Par­ti­sans can’t see the rain­bow

The Philippine Star - - OPINION - FED­ERICO D. PASCUAL Jr.

WE FIND it dif­fi­cult de­vis­ing a holis­tic ap­proach to the nar­cotic scourge, be­cause of our in­creas­ingly par­ti­san per­spec­tives. Many of us have started to see the world only in black and white, de­void of shades of gray and color.

We have not gone color blind to­tally, but many of us refuse to see the rain­bow in our com­mon sky. And many par­ti­sans see noth­ing but yel­low in what­ever they de­spise.

Ques­tion the on-the-spot ex­e­cu­tion of drug sus­pects and you are tagged pro-nar­cotics. Ex­press alarm over the pile-up of Tokhang vic­tims, and you are slapped down as hav­ing no right to crit­i­cize un­less you had made sim­i­lar com­ments against the pre­vi­ous ad­min­is­tra­tion.

Some par­ti­sans refuse to see that one can sup­port a cam­paign against nar­cotics while crit­i­ciz­ing Pres­i­dent Duterte’s way of pur­su­ing his drug drive.

In my Postscript last Sun­day, I said: “Some quar­ters de­mand a stop to the drug war on ac­count of the run­away ex­e­cu­tion of ap­par­ently in­no­cent by­standers. We

beg to dis­agree. De­spite its short­com­ings, the war against drugs should not stop. On the con­trary, it should be pressed re­lent­lessly.” <http://tinyurl.com/y7t3tdo6>

Upon see­ing that part, a reader shot back: “Your con­clu­sion that the drug war it­self must con­tinue de­spite all of the fore­go­ing con­tra­dic­tions de­fies logic it­self. You can see the dam­age it has caused to in­no­cents. You can see how po­lice­men have been in­cited to reck­less vi­o­lence by the pres­i­dent. And still you sup­port this cam­paign?!!”

Ap­par­ently, when he read my “… the war against drugs should not stop,” his world switched to black and white – and he missed my suc­ceed­ing para­graphs:

“What is needed is a re­think­ing, a re­pro­gram­ming. The one-di­men­sional (kill, kill, kill!) pro­gram must be multi-di­men­sional to cover all as­pects, each prob­lem area given pro­por­tional em­pha­sis. The ac­tion-plan must then be multi-pronged.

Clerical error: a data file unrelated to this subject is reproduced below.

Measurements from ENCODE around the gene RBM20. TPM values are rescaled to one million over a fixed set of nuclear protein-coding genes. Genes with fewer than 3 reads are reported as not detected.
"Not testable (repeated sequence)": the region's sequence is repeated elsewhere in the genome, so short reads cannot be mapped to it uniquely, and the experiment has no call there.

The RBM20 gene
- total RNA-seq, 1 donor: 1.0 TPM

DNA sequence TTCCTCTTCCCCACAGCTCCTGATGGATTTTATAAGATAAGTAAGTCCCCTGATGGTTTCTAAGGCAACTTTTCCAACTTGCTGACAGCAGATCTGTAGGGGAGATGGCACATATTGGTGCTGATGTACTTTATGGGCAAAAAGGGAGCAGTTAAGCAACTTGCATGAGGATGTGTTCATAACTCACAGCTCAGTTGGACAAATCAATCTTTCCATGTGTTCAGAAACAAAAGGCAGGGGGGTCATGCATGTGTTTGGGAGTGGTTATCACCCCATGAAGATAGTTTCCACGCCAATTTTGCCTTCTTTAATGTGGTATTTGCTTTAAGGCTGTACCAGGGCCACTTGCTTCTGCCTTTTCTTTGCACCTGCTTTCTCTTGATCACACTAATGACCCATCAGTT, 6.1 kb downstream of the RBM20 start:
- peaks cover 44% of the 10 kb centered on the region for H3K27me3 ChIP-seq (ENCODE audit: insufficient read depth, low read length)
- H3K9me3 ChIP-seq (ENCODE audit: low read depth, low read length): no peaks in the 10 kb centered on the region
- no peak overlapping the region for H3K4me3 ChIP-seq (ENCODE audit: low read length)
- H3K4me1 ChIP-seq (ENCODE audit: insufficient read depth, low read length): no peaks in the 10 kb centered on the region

“Wipe away the blood, take the cam­paign out of its nar­row po­lice con­text and re­view it from a holis­tic per­spec­tive that in­cludes its so­cio-eco­nomic and public health ram­i­fi­ca­tions. In short, take it out of the Davao tem­plate.”

Re­minds me of a tweeter who asked me, since I am crit­i­cal of the ex­tra­ju­di­cial killing of (pre­sumed in­no­cent) sus­pects, to give my al­ter­na­tive pro­gram. In 140 char­ac­ters on Twit­ter?

Maybe I should have sim­ply re­peated “…take (the pro­gram) out of the Davao tem­plate,” but that could have pro­voked de­mands for elab­o­ra­tion. Good that Mark Cruz @markcruze999 butted in with: “Just fol­low the law. There are ex­ist­ing laws that deal with il­le­gal drugs.”

• An ‘id­iot’ of­fers prac­ti­cal reme­dies RE­MEM­BER those “For Dum­mies” guides for al­most any­thing? Well, Ce­buano reader Clarence Paul V. Oam­i­nal, who de­pre­ci­at­ingly calls him­self “Ang boang nga abo­gado sa

Sugbo,” shares some “id­iot’s” ideas on drugs. He said “we have to be id­iots to truly know what is hap­pen­ing in our coun­try.” He re­called that the last time he wrote a memo to the Pres­i­dent on March 19, 2010, he was dis­missed from the Dan­ger­ous Drugs Board.

His let­ter to us at 1,120 words is even longer than my col­umn, so we’ll just cull from it: